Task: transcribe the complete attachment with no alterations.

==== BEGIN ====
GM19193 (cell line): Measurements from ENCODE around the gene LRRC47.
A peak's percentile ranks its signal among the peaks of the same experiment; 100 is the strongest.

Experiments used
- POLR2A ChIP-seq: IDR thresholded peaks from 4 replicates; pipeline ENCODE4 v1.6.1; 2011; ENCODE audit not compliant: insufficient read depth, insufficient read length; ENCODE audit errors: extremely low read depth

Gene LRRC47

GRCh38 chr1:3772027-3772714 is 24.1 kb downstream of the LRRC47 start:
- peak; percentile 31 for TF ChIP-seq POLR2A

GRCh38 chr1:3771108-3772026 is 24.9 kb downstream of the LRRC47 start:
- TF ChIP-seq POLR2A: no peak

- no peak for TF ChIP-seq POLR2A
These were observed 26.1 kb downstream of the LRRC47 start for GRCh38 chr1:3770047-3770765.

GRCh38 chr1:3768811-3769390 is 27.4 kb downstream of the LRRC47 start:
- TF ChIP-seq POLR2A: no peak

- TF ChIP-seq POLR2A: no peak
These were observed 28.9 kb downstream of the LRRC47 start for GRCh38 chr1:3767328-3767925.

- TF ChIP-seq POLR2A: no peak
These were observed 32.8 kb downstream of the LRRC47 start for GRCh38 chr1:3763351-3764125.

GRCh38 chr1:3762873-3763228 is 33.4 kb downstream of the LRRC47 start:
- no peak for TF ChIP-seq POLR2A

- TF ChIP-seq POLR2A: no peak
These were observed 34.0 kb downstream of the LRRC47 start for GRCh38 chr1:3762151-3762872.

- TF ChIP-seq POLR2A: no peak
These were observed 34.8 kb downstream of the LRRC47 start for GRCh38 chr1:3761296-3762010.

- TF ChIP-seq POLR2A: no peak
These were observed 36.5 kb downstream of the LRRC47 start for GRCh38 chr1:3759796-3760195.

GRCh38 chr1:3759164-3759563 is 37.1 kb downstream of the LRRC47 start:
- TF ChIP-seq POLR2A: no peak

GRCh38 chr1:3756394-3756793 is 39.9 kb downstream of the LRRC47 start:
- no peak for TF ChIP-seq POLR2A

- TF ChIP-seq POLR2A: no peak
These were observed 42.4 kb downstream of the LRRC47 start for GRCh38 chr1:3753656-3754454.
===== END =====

GM19193 (cell line): Measurements from ENCODE around the gene LRRC47.
A peak's percentile ranks its signal among the peaks of the same experiment; 100 is the strongest.

Experiments used
- POLR2A ChIP-seq: IDR thresholded peaks from 4 replicates; pipeline ENCODE4 v1.6.1; 2011; ENCODE audit not compliant: insufficient read depth, insufficient read length; ENCODE audit errors: extremely low read depth

Gene LRRC47

GRCh38 chr1:3772027-3772714 is 24.1 kb downstream of the LRRC47 start:
- peak; percentile 31 for TF ChIP-seq POLR2A

GRCh38 chr1:3771108-3772026 is 24.9 kb downstream of the LRRC47 start:
- TF ChIP-seq POLR2A: no peak

- no peak for TF ChIP-seq POLR2A
These were observed 26.1 kb downstream of the LRRC47 start for GRCh38 chr1:3770047-3770765.

GRCh38 chr1:3768811-3769390 is 27.4 kb downstream of the LRRC47 start:
- TF ChIP-seq POLR2A: no peak

- TF ChIP-seq POLR2A: no peak
These were observed 28.9 kb downstream of the LRRC47 start for GRCh38 chr1:3767328-3767925.

- TF ChIP-seq POLR2A: no peak
These were observed 32.8 kb downstream of the LRRC47 start for GRCh38 chr1:3763351-3764125.

GRCh38 chr1:3762873-3763228 is 33.4 kb downstream of the LRRC47 start:
- no peak for TF ChIP-seq POLR2A

- TF ChIP-seq POLR2A: no peak
These were observed 34.0 kb downstream of the LRRC47 start for GRCh38 chr1:3762151-3762872.

- TF ChIP-seq POLR2A: no peak
These were observed 34.8 kb downstream of the LRRC47 start for GRCh38 chr1:3761296-3762010.

- TF ChIP-seq POLR2A: no peak
These were observed 36.5 kb downstream of the LRRC47 start for GRCh38 chr1:3759796-3760195.

GRCh38 chr1:3759164-3759563 is 37.1 kb downstream of the LRRC47 start:
- TF ChIP-seq POLR2A: no peak

GRCh38 chr1:3756394-3756793 is 39.9 kb downstream of the LRRC47 start:
- no peak for TF ChIP-seq POLR2A

- TF ChIP-seq POLR2A: no peak
These were observed 42.4 kb downstream of the LRRC47 start for GRCh38 chr1:3753656-3754454.